Bighorn Basin Under (Another) Air Quality Alert

Bighorn Basin Under (Another) Air Quality Alert

Written by on August 10, 2021

The Bighorn Basin is under an Air Quality Alert until Tuesday afternoon due to persistent wildfire smoke in the air above western and central Wyoming.

The National Weather Service Office in Riverton has issued an Air Quality Alert for western and central Wyoming. Issued at 11:52 a.m. Monday morning, the alert will remain in effect until 1 p.m. on Tuesday, August 10. The entire Bighorn Basin is included under the alert.

Included in the Airt Quality Alert is a message from the Wyoming Department of Health.

The Wyoming Department of Health recommends that the elderly, young children, and individuals with respiratory problems avoid excessive physical exertion and minimize outdoor activities during this time. Wildfire smoke is made up of various pollutants, including particulate matter and ozone, which can cause respiratory health effects. Although these people are most susceptible to health impacts, the Department of Health also advises that everyone avoid prolonged exposure to poor air quality conditions.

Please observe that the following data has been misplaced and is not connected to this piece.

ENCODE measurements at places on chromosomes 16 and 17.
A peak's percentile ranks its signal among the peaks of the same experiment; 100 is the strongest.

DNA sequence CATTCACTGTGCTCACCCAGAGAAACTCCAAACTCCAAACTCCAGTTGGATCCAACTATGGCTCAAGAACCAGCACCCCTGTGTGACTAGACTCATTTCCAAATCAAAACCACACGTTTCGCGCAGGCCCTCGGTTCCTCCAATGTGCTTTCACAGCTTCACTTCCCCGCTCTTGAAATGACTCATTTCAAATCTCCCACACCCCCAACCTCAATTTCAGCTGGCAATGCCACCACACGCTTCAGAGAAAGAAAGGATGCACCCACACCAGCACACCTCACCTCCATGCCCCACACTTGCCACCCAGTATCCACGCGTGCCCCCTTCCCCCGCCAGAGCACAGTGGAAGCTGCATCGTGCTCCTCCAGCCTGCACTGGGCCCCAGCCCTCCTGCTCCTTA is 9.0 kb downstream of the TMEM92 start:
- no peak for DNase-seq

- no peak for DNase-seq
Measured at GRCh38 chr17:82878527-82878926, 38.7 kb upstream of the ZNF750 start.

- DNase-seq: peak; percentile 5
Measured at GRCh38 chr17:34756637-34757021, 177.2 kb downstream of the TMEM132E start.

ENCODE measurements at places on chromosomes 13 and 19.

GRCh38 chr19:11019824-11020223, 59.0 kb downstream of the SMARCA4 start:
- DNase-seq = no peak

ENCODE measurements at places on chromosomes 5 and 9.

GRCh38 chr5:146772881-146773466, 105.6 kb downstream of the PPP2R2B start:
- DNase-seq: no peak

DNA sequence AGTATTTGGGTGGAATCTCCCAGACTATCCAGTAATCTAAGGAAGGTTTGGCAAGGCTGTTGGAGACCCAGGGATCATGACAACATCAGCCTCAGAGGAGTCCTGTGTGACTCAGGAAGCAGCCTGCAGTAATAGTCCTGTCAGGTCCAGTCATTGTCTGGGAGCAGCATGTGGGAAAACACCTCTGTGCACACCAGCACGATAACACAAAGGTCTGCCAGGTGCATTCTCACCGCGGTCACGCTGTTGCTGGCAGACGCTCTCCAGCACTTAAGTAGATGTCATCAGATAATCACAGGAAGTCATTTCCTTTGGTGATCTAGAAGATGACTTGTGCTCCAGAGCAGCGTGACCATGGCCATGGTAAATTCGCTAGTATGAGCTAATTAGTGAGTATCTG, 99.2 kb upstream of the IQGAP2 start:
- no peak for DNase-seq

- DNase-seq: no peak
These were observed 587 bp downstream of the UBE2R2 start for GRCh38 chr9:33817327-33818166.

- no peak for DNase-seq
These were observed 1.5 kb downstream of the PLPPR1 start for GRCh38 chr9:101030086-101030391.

Both Yellowstone National Park and the Cody foothills are included in the target area for the Air Quality Alert, as is most of the Bighorn Basin.

According to the Environmental Protection Agency, smoke is a complex mixture of gases and fine particles produced when wood and other organic materials burn. These fine particles are the biggest health threat, as they can easily penetrate deep into the lungs.

If you experience any of these symptoms, you may be experiencing a smoke-related health complication:

  • Anyone may experience burning eyes, a runny nose, cough, phlegm, wheezing, and difficulty breathing.
  • If you have heart or lung disease, smoke may make existing symptoms worse
  • People with heart disease might experience chest pain, palpitations, shortness of breath, or fatigue.
  • People with lung disease may not be able to breathe as deeply or as vigorously as usual. As a result, they may experience coughing, phlegm, chest discomfort, wheezing, and shortness of breath.

During an Air Quality Alert, the most at-risk populations are children (including teenagers,) the elderly, pregnant women, and anyone with diabetes and heart or lung diseases.

The E.P.A. recommends everyone be aware of and follow local air quality reports for their own health and safety.

As for where the smoke is coming from . . . it’s hard to tell. Several large wildfires are burning in the United States and Canada. Some, like the still-burning Bootleg Fire in Oregon, have previously cover Wyoming in smoke.

Due to the increased frequency of wildfires in Summer 2021, the U.S. Forest Service moved to Preparedness Level 5 – the highest possible. Unfortunately, this means that many fires may receive less attention as resources and personnel are stretched.


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